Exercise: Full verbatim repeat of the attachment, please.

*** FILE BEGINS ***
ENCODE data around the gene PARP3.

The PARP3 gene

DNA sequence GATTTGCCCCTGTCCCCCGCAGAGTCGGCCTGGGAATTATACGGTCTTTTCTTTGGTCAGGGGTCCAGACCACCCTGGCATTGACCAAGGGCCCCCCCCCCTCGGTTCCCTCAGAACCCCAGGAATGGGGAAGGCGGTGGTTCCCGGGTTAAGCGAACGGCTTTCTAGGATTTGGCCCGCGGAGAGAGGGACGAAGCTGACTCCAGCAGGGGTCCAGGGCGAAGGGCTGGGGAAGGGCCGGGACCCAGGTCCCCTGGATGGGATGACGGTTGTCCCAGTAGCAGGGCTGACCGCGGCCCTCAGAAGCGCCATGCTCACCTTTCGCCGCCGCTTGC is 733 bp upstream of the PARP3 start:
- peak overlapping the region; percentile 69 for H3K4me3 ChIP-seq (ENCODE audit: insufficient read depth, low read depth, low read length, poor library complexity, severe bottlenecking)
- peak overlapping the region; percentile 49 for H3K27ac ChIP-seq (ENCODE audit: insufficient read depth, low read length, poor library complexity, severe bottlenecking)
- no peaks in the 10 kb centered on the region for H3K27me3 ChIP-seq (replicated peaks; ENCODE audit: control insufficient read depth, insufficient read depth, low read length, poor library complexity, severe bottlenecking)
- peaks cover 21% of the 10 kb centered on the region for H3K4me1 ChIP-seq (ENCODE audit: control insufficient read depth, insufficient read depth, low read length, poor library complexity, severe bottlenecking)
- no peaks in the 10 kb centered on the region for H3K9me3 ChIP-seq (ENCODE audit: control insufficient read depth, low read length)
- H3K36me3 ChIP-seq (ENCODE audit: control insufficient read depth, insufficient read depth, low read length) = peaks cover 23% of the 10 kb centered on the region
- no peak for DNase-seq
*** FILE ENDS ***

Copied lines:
ENCODE data around the gene PARP3.

The PARP3 gene

DNA sequence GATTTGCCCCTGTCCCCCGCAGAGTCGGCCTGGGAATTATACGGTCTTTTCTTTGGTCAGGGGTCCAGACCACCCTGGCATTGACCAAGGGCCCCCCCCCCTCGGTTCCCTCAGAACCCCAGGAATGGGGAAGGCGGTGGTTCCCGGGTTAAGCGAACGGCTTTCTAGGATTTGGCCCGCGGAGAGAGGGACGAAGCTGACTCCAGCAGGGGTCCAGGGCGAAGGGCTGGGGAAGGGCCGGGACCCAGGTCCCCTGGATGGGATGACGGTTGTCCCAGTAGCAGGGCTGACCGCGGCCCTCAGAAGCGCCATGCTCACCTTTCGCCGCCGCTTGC is 733 bp upstream of the PARP3 start:
- peak overlapping the region; percentile 69 for H3K4me3 ChIP-seq (ENCODE audit: insufficient read depth, low read depth, low read length, poor library complexity, severe bottlenecking)
- peak overlapping the region; percentile 49 for H3K27ac ChIP-seq (ENCODE audit: insufficient read depth, low read length, poor library complexity, severe bottlenecking)
- no peaks in the 10 kb centered on the region for H3K27me3 ChIP-seq (replicated peaks; ENCODE audit: control insufficient read depth, insufficient read depth, low read length, poor library complexity, severe bottlenecking)
- peaks cover 21% of the 10 kb centered on the region for H3K4me1 ChIP-seq (ENCODE audit: control insufficient read depth, insufficient read depth, low read length, poor library complexity, severe bottlenecking)
- no peaks in the 10 kb centered on the region for H3K9me3 ChIP-seq (ENCODE audit: control insufficient read depth, low read length)
- H3K36me3 ChIP-seq (ENCODE audit: control insufficient read depth, insufficient read depth, low read length) = peaks cover 23% of the 10 kb centered on the region
- no peak for DNase-seq